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Hurt By Someone You Love? 8 Ways To Heal

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hurt by someone you love, how to heal after being hurt by someone

In this article, I want to talk about how to heal when you’ve been hurt by someone you love.

When you idolize love, there’s an inclination towards romanticizing it in a singular way. Love is wonderful. It colors our world brightly and nurtures good feelings within us when we are around those we love.

But something so magnetic and powerful also has the ability to hurt.

Unrequited love, lost love, and betrayed love can rattle your entire world. Sometimes, it doesn’t matter whether it was intentional or unintentional that you were hurt by someone you love.

What matters is how it affects you and what you can do to heal.

I strongly believe that forgiveness is a core tenet of healing. At times, it’s hard to forgive. But the alternative is far more difficult to live with.

I’ve seen people in my own life who harbored pain and resentment for decades. It never made them a better person, nor did it make them a happier person. An unwillingness to forgive corroded their loving nature and warm spirit.

This is not a healthy way to live life, and I’d rather have a realistic picture of love that has room for forgiveness than to destroy my soul with hatred or resentment from being hurt.

I’ve been through my fair share of pain and suffering caused by people I loved, from romantic partners to family members, and I’ve found ways to heal and forgive them.

I’m a much better person when I am focused on healing and forgiving than when I’m ruminating on how I’ve been hurt.

The world deserves a version of you that isn’t bogged down by pain and suffering from old wounds.

Most importantly, you deserve to be that person.

8 Ways To Recover After Being Hurt 

how to heal after being hurt by someone you love, hurt by someone you love

1. Allow yourself to grieve

Ever since I’ve read the book, the body keeps the score, and my battle with chronic illnesses finally made sense.

I don’t think anyone taught me how to deal with painful emotions. My parents were avoidant and stuffed away their traumatic experiences until they spilled out of them at unexpected times.

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I would do the same, but I’d also ruminate and seek out an easy escape.

I’m not someone who dabbled with drugs or alcohol, but I found an escape in people, in media, and in food.

This approach of avoidance and escapism helps you to cope temporarily, but all those painful emotions accumulate within you. Emotions are energy. It doesn’t disappear; it has to be felt and let go of. What I’ve learned since reading that book and spending a lot of time in therapy is that grief comes in waves.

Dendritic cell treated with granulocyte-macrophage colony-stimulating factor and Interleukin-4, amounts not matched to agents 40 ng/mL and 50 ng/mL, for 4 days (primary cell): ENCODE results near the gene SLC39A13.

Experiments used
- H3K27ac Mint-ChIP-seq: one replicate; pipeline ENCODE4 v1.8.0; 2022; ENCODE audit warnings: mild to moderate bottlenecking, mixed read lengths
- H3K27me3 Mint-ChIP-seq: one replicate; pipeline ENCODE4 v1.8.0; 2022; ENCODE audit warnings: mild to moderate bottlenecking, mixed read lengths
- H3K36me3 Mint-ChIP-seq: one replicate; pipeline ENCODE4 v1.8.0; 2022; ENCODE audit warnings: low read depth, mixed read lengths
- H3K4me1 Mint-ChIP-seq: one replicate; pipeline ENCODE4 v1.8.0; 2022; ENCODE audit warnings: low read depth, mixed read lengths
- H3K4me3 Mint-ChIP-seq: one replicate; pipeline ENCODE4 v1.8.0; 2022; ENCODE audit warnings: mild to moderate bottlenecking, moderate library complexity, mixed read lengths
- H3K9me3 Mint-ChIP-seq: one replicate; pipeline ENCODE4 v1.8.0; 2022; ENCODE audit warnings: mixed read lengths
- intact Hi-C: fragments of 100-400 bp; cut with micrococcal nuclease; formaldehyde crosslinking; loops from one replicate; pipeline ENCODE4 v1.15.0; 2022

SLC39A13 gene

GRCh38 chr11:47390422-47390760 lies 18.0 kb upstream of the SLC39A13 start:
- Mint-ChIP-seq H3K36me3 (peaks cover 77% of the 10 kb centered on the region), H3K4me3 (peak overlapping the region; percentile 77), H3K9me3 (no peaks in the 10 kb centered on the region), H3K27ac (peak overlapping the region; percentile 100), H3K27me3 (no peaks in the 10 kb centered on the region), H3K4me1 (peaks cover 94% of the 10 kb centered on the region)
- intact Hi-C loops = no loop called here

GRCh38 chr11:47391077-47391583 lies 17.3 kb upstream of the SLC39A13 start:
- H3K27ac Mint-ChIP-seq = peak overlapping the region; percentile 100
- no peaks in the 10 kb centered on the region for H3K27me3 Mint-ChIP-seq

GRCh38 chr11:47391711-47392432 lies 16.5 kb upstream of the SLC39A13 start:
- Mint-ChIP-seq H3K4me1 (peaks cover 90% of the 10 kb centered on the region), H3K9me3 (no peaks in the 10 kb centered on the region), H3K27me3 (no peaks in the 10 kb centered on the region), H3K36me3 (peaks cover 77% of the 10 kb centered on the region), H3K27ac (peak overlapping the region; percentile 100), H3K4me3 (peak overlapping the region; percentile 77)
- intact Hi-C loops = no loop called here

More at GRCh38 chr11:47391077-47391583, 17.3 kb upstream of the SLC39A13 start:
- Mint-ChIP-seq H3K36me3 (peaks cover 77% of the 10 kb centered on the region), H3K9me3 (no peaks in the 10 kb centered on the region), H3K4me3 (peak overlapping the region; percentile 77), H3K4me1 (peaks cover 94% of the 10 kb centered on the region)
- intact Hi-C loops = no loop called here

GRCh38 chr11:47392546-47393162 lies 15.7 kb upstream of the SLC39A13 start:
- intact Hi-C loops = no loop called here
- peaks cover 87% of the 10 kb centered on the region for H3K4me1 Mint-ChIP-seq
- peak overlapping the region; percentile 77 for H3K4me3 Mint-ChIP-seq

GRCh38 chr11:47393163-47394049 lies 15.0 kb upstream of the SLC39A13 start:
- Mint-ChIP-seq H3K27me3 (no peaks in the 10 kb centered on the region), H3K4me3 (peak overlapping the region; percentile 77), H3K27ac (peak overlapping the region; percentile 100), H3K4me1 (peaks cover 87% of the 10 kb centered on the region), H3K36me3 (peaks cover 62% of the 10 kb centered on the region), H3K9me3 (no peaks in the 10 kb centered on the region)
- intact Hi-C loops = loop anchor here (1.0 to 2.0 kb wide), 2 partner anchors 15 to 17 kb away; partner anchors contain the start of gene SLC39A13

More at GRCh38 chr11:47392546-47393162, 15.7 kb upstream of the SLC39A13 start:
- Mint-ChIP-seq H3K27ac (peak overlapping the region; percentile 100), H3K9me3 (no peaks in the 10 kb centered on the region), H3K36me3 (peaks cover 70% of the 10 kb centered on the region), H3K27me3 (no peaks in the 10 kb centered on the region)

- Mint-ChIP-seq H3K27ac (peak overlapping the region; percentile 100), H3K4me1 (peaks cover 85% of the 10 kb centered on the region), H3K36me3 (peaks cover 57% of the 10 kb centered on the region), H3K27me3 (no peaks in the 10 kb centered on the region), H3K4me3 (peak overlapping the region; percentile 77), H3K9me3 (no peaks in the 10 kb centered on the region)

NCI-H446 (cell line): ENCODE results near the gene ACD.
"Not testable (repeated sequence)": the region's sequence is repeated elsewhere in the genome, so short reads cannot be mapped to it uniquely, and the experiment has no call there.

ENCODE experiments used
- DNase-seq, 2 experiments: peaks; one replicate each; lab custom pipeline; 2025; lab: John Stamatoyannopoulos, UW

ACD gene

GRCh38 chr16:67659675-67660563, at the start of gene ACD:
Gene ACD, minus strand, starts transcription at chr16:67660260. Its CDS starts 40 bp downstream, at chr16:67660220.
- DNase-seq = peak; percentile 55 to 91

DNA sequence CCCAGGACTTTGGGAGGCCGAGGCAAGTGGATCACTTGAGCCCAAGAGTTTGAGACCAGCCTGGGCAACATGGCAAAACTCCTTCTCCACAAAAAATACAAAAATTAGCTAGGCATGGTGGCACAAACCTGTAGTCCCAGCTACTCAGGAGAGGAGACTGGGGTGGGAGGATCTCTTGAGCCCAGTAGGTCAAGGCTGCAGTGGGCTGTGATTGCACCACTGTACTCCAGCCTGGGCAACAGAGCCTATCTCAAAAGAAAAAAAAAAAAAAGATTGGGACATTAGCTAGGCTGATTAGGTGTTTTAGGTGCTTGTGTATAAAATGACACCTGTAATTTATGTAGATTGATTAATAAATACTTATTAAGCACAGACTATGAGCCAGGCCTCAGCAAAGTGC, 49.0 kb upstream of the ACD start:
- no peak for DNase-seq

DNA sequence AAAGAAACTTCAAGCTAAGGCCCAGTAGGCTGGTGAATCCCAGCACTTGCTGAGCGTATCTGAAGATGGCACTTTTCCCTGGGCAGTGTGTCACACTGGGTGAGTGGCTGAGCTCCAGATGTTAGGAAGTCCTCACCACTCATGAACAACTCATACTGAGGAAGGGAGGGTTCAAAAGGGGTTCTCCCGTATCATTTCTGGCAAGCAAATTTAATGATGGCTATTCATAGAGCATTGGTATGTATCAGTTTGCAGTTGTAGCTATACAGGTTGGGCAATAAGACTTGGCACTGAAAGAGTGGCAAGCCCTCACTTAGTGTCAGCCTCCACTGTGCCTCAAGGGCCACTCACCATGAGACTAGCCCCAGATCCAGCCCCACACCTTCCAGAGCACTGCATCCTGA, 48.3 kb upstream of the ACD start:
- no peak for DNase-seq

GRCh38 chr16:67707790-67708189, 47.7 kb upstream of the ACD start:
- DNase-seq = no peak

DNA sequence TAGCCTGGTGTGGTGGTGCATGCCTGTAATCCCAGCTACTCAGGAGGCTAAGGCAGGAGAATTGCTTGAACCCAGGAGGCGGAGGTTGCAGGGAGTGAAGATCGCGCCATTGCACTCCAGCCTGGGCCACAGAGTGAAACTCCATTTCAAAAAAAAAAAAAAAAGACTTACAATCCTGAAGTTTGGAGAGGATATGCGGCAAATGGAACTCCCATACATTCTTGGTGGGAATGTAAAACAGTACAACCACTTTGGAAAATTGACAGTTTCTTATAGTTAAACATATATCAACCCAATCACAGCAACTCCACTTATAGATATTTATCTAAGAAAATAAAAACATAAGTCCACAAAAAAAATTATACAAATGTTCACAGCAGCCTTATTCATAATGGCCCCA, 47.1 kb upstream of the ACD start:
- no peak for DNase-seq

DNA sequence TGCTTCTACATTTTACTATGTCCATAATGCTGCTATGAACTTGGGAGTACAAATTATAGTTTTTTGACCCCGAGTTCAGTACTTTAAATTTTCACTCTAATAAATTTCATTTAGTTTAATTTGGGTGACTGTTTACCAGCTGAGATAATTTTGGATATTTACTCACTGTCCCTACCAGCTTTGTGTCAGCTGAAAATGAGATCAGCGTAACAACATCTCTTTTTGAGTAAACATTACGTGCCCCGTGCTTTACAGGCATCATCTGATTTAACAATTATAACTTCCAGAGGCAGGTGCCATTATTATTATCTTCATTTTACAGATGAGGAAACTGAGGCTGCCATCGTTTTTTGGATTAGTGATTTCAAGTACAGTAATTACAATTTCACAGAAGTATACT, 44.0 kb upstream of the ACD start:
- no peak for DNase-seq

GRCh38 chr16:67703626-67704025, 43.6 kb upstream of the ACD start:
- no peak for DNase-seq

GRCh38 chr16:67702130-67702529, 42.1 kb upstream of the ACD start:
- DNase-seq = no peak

Sometimes, you feel grief as intolerable sadness or anger. Other times, grief is felt as apathy or hopelessness.

You have epiphanies during these hard moments of processing grief; you allow the emotions to run through you even if it brings you to tears, and you begin to feel better.

But, in a few days or weeks, you may find yourself going through another cycle of grief over what happened or what could have been.

Healing isn’t linear.

So, when we speak of allowing yourself to grieve, this means that you have to surrender to the non-linear pattern of grief.

It expresses itself with different reactions and emotions as well.

Allow it to happen without escaping it or expressing it unhealthily.

Find a support system, allow yourself to feel the emotions in whatever way they exhibit themselves, and don’t act on or escape them.

That’s the trick to healing after being hurt by someone you love.

Related article: How to accept rejection

2. Try to understand the person who hurt you

This is going to challenge you unlike anything you can imagine.

The idea of trying to understand why someone you love would hurt you sounds ludacris.

But this activity isn’t about making excuses or justifying bad behavior.

My personal experience taught me that solace can be found by humanizing someone who has hurt me.

In other words, understanding why someone can make a mistake or do a bad thing frees you from self-blame.

The sentiment that hurt people hurt people is one that continues to show up in my daily exploration or observation of relationships.

Sometimes, pain doesn’t even make sense.

An individual could have no reason to be unhappy as an adult, yet they can battle with the scars from their childhood traumas, lack of emotional maturity, insecurities, or purpose in life.

Seeing this person as a human being with flaws can help you find closure and answers that they may not be willing or capable of providing to you.

Since you’re focused on trying to heal after being hurt by someone you love, you may need to give yourself closure through this process.

3. Forgive them

At the very beginning of this article, I focused on the importance of forgiveness because I believe it to be the most effective way to heal after being hurt.

Forgiveness isn’t just about absolving or excusing someone who did something bad.

It’s about liberating yourself from the past.

Making the choice to let go of the past, to not harbor resentment, and to free yourself from being a victim is what it means to forgive.

Many of us who remain stagnant in life often chain ourselves to the wrongdoings of the past.

I hate to say this, but it’s easy to remain a victim your entire life, especially when you have good reason to.

But being a victim doesn’t change your life for the better.

It only perpetuates a feeling of powerlessness and hopelessness.

If you want to live a life of abundance, you have to choose to grow from pain rather than wallow in it.

You can start to free yourself from a victim narrative when you forgive the perpetrator.

Letting them off the hook doesn’t mean that you can’t enforce consequences. It certainly doesn’t mean that things have to remain the same.

But you can let go of what was done to you and focus on moving forward in your life, with or without them.

Something that I’ve witnessed in my own relationships is the healing power of forgiveness. I’ve seen people who were so resistant to accountability and vulnerability break down and show genuine remorse when they were handed an olive branch in the form of forgiveness.